Will NFV be the Hero We Need?

As the industry focuses on improving service offerings for today’s discerning customers, service providers have been turning to the industry community to offer technological solutions that address the problem of shrinking ARPU and increasing OPEX and CAPEX demands.

The industry — through organizations like Broadband Forum, CableLabs, and the Society of Cable Telecommunication Engineers — has responded with a number of solutions to automate tasks, improve visibility of network demands and issues, and increase capacity. Still, we have seen the margins shrink as the CAPEX and OPEX has been growing at a significantly faster rate than the revenue rates.

Shrinking margins: for many providers, CAPEX and OPEX are rising faster than their incoming revenue

Shrinking margins: for many providers, CAPEX and OPEX are rising faster than their incoming revenue

One weapon that service providers have in their arsenal is network functions virtualization (NFV). This approach advocates replacing hardware network elements with software running on commercial off-the-shelf servers (COTS). The advantage?

  • Server price and availability scales well, can be optimally located, rapidly deployed and upgraded; this facilitates rapid scaling based on dynamically changing pressures

  • The functionality can be deployed wherever it is most cost-effective; in some cases, this could also be distributed

  • Using standardization reduces yearly CAPEX and OPEX budgets

  • Consolidation reduces power consumption within the plant

  • Consolidation in provider datacenters derives economies of scale

There are five major trends rising up in the NFV movement: Computation, Physics, Philosophy, Geography, and Politics.

Computation: The line between communications and computation has blurred over the years; this can best be seen with the quad core 2.8Ghz mobile phone and sophisticated smart TVs with built-in digital decoders, Digital Living Network Alliance (DLNA) clients, etc. Computing power is ubiquitous, and now has hit a price point that makes it advantageous to migrate device-specific functionality to a virtual equivalent that can be located anywhere.

Physics: When smartphones first launched, they had dedicated application-specific integrated circuit cores to perform video decoding. As CPU power and efficiencies increased, we saw the trend to move the multimedia functionality to a software function. With virtualization, we see the migration of a task from a hardware application to software.

Philosophy: Continuing with the above example, a discrete circuit will be more efficient in terms of energy consumption, but augmentation will be limited in the future and it does not dynamically scale based on load. Virtualization provides a future-proof framework with programmable, configurable capabilities.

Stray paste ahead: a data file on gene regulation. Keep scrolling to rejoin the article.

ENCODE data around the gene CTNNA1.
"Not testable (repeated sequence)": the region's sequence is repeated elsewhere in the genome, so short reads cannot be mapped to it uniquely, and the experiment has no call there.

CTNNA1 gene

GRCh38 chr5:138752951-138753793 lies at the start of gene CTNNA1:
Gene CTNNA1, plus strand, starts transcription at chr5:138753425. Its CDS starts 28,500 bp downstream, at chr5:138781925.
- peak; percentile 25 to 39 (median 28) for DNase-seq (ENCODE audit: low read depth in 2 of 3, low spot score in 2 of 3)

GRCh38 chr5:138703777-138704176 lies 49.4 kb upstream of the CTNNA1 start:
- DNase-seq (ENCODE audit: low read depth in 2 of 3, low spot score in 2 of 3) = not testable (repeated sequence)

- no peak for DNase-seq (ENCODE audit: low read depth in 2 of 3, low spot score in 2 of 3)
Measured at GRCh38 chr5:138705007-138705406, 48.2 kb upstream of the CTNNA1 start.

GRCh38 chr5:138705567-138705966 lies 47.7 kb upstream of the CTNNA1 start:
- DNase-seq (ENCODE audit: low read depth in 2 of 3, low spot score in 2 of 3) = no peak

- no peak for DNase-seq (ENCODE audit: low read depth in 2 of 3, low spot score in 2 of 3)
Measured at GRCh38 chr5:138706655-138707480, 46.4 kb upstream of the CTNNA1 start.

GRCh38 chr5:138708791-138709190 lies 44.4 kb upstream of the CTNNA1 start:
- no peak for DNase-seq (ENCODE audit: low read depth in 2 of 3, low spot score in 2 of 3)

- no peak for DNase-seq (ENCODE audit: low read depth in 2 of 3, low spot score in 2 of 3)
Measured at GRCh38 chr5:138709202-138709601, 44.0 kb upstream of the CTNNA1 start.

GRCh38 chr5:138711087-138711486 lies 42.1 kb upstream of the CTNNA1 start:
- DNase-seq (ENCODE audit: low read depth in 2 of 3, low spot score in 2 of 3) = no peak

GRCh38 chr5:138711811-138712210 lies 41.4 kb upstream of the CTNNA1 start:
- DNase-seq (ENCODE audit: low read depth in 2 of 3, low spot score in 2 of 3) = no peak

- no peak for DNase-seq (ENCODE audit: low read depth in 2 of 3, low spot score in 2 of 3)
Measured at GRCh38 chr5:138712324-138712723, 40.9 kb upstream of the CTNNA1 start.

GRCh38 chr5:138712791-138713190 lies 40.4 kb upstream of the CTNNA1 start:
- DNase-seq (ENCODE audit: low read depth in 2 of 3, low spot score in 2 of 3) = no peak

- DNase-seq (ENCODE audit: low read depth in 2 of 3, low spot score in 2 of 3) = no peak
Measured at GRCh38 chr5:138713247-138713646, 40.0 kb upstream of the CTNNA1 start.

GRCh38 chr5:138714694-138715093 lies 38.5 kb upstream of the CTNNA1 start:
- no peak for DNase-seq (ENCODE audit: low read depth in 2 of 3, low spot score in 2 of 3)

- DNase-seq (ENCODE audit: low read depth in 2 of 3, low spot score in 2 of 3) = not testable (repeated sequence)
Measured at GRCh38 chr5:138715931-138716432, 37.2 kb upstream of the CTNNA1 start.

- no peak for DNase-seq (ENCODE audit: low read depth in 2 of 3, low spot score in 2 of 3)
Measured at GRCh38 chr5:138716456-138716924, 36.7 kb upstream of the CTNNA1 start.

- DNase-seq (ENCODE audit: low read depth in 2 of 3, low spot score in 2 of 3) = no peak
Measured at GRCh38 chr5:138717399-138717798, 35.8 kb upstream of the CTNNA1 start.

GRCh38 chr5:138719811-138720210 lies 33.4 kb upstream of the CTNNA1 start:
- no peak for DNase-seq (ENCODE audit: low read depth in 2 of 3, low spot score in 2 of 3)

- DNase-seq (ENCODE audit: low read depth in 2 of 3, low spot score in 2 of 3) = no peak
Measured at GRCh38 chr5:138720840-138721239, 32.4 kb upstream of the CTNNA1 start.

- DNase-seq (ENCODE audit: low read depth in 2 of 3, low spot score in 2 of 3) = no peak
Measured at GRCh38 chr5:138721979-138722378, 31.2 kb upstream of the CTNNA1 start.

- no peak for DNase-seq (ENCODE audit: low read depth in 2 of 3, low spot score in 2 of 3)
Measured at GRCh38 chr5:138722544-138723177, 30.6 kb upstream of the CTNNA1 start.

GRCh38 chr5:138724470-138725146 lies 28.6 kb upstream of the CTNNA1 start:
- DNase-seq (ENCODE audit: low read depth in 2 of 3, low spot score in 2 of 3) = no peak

Geography: Location flexibility is one of the major areas where an operator can save on both CAPEX and OPEX. The factors to consider regarding where the virtualized network function should be performed include cooling and energy, management, maintenance, regulatory, security, economies of scale, and even real estate costs. Incidentally, using a distributed NFV approach is preferred instead of consolidation, as consolidation to a single datacenter may not be the right answer.

Politics: Traditionally, the approach was to differentiate between routing, administration, and forwarding. This resulted in the data plane, control plane, and management plane, where the management plane requires human interaction and is therefore at risk as the single centralized point of failure, as well as siloed and slow. What software-defined networking (SDN) really does is erase the difference between control and management planes.

It’s no secret that NFV complements SDN. Where NFV advocates virtualizing network functions, SDN advocates replacing network protocols with centralized software applications that may configure all the network elements in the network. The advantages of SDN are similar: agility, cost savings, and simplification. One of the major wins for both SDN and NFV is the velocity at which new services can now be created in software and deployed.

There are drawbacks to virtualization: a concrete solution has cost savings for mass-produced products, miniaturization/packaging constraints, higher processing rates, and energy savings. Due to this, core network elements will likely continue to reside within dedicated hardware.

However, we have seen virtualization of the termination, with vCCAP; the corollary to that is the residential node for the home router and STB functions with the virtual gateway (vCPE). In a similar fashion to the vCCAP, vCPE virtualizes the functions of the gateway. These functions could include DHCP, firewall, port forwarding, DLNA, parental controls or some future function that could arbitrarily be added to the service offering.

Here’s the question that the industry is grappling with: Should the entire gateway be virtualized, or should we adopt a hybrid approach? Find out the answer in my next blog.